Michael Wehner, who researches extreme weather events at Lawrence Berkeley National Laboratory, estimates “climate change has caused extreme heat waves to be 3 to 4 degrees Fahrenheit warmer in California.” These trends “will continue as the planet continues to warm,” he said in an email, noting the amount of warming will depend on future greenhouse gas emissions.

The heat wave has prompted warnings from the operator of California’s electricity grid that rolling blackouts may need to be instituted during times of peak power use, and it has asked residents to take steps to reduce electricity use during times of peak demand. A “Stage 2 warning” was issued Saturday and Sunday, indicating all efforts at outage mitigation had been taken, but it was not followed by outages.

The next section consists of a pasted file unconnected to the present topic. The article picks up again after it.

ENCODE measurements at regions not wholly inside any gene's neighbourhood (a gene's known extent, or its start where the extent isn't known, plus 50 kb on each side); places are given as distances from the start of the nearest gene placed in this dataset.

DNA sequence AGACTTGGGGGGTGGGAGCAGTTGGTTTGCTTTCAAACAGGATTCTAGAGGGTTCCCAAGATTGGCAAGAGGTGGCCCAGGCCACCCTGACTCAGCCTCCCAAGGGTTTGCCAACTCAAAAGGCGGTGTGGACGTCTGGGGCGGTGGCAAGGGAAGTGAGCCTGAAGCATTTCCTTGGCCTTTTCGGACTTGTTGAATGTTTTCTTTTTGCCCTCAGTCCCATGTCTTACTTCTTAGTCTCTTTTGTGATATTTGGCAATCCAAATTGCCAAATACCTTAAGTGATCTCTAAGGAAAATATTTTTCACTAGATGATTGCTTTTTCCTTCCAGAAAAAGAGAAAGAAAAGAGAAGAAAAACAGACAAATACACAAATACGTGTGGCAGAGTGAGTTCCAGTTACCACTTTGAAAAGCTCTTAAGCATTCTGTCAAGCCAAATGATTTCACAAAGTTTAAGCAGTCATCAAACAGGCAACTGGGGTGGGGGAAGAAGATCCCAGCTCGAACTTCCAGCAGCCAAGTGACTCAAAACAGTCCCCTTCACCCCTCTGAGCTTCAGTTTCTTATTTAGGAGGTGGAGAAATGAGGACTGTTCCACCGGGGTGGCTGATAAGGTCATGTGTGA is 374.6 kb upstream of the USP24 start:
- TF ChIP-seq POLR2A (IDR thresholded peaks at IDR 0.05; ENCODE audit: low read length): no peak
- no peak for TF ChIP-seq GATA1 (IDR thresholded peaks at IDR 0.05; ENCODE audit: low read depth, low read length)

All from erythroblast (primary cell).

The California ISO declared a “Flex Alert” on Sunday, calling for reduced electricity use between 3 p.m. and 9 p.m. local time.

The state utility PG&E has also warned it may institute rolling outages if winds get too strong early this week, because its power infrastructure has been blamed for sparking some of the state’s largest and deadliest blazes in recent years.

Extreme heat has been the top weather-related killer in the United States during the past 30 years, and combined with poor air quality from nearby fires as well as the coronavirus pandemic, the health threat is particularly acute. Air conditioning provides the best protection from excessive heat, but because of the possibility of exposure to the virus at cooling shelters, the pandemic may keep people who lack air conditioning at home.

Jason Samenow, Scott Wilson and Matthew Cappucci contributed to this repor